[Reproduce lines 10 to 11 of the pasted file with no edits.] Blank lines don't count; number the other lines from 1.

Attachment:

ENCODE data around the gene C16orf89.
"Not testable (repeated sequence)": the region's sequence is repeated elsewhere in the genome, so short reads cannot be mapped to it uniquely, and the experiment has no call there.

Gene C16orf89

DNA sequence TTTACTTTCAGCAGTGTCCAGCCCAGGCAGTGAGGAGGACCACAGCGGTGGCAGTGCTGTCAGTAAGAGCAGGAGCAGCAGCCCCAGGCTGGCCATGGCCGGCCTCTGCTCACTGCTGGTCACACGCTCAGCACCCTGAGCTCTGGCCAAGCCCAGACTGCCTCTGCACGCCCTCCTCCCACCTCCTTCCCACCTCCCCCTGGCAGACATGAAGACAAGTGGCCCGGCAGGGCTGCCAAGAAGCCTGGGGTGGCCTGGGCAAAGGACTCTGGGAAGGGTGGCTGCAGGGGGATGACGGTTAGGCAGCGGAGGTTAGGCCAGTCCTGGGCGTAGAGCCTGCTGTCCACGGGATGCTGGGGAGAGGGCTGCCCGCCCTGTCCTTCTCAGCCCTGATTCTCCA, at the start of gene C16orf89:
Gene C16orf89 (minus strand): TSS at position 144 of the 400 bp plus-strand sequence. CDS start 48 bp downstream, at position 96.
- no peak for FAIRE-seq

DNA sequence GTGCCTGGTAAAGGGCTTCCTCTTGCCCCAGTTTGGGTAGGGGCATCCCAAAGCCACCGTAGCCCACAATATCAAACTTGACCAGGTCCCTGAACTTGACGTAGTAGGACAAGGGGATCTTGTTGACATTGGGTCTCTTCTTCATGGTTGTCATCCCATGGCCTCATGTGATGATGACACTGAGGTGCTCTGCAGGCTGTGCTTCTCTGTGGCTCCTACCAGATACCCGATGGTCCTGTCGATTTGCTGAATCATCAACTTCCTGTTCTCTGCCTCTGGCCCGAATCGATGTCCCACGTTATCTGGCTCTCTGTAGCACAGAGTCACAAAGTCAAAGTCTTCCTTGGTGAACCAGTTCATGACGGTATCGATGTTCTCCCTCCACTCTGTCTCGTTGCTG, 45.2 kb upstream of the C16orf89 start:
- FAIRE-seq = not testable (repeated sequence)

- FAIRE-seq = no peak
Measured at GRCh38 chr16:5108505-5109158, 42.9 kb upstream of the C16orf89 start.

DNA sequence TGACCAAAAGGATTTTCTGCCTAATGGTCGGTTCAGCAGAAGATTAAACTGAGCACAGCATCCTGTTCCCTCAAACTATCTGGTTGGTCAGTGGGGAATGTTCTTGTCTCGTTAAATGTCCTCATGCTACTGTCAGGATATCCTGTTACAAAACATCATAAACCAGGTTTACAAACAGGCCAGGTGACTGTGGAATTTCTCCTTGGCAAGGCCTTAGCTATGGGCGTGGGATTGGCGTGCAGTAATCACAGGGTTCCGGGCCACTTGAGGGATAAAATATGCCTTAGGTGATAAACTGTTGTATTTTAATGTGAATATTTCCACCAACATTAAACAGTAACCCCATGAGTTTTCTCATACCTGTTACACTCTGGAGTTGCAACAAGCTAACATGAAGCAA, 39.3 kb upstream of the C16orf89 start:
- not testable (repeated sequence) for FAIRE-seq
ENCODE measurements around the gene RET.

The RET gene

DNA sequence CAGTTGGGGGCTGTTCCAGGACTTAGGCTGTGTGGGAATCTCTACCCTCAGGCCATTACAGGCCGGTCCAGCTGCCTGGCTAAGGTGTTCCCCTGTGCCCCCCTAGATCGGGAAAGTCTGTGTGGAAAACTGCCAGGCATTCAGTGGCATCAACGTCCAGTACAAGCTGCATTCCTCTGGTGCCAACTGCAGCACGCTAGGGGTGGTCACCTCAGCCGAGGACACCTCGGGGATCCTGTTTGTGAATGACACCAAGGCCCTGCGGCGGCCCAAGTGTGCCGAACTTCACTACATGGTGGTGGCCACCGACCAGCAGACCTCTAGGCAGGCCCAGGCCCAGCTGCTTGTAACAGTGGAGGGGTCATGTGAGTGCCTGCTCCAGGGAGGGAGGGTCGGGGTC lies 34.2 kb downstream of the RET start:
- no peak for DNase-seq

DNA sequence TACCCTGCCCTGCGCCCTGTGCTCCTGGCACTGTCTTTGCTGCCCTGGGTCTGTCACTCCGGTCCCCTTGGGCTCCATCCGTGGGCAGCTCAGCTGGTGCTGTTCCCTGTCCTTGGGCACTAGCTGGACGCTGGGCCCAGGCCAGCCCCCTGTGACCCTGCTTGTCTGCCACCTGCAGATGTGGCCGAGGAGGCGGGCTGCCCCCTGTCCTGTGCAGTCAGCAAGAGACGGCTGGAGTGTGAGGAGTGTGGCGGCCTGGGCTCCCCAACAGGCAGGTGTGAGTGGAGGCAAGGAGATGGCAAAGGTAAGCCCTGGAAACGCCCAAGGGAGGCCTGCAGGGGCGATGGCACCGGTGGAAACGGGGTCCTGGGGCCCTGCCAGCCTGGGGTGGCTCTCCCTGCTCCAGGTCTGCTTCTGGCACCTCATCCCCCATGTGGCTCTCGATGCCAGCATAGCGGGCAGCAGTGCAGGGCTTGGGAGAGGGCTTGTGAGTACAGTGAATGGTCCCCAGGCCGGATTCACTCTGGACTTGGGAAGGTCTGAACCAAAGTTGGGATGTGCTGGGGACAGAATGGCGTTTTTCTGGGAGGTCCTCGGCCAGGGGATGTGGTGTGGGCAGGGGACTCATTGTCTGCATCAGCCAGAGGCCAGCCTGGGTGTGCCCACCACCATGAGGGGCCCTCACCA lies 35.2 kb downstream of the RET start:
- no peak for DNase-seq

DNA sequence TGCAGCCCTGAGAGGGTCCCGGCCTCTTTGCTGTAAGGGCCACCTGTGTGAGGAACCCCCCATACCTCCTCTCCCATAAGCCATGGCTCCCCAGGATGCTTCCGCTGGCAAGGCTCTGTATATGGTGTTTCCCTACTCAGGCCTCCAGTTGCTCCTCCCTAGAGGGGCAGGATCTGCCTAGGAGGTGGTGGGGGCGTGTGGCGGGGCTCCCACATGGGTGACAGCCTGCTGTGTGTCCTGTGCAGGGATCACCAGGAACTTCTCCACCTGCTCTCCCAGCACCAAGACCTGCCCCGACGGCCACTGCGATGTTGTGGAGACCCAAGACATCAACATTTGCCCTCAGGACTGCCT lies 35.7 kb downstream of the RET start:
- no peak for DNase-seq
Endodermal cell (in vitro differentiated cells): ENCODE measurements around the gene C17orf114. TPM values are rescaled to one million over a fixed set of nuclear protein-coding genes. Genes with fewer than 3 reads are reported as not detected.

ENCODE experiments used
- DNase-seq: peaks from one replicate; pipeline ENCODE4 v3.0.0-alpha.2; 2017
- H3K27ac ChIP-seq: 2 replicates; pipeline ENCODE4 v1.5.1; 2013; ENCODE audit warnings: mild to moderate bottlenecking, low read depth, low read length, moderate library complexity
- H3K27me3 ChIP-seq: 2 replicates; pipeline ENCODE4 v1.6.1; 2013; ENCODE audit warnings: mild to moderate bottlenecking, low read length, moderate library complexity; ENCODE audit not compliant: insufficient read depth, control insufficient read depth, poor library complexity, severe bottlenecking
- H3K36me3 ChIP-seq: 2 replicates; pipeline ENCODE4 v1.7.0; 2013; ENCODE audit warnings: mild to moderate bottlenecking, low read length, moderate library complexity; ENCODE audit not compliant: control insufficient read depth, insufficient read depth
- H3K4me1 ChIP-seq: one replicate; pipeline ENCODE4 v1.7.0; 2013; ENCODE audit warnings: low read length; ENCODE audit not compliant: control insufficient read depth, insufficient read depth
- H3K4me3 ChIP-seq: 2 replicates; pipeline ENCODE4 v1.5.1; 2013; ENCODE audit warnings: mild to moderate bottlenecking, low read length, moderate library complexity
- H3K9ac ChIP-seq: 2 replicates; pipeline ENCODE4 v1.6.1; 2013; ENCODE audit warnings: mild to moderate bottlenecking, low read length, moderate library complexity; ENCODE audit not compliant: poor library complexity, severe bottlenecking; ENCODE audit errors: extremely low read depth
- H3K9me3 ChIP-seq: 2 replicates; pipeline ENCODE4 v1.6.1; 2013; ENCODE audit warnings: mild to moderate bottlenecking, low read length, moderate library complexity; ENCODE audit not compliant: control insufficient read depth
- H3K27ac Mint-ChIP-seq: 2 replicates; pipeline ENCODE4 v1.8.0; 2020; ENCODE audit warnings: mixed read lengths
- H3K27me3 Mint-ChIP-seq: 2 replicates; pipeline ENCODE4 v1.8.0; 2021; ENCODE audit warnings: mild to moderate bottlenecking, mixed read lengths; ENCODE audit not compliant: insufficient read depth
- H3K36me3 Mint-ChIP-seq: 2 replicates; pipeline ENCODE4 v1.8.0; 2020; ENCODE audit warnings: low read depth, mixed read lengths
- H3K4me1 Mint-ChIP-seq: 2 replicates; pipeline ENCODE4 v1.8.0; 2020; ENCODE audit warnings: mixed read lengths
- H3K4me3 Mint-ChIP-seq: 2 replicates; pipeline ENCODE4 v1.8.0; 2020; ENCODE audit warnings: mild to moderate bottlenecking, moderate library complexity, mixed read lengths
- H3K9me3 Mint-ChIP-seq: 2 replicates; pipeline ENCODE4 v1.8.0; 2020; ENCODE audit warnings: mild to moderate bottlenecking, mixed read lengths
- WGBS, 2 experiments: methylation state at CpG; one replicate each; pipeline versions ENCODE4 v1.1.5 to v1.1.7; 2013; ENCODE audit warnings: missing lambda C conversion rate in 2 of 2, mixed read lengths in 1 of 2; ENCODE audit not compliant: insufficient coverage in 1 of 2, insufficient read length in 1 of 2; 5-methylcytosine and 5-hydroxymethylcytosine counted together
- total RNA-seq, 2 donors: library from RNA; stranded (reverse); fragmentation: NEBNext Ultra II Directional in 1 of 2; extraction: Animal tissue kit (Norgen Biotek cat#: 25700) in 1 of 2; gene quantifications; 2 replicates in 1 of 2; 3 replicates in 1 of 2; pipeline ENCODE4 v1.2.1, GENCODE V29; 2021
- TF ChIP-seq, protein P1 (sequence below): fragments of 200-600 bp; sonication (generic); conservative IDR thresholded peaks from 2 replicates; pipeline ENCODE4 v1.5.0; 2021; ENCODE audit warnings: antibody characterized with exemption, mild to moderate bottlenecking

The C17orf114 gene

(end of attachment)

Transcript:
Measured at GRCh38 chr16:5108505-5109158, 42.9 kb upstream of the C16orf89 start.

DNA sequence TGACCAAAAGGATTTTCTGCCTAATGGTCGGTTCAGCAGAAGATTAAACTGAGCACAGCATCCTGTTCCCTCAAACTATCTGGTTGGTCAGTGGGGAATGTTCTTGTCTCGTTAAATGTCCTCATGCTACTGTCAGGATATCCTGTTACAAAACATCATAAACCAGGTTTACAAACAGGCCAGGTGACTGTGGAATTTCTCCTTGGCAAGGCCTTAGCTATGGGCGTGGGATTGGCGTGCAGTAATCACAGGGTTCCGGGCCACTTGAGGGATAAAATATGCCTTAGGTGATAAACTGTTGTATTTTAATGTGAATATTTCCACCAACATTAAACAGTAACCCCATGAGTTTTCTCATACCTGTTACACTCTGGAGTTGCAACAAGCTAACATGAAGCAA, 39.3 kb upstream of the C16orf89 start: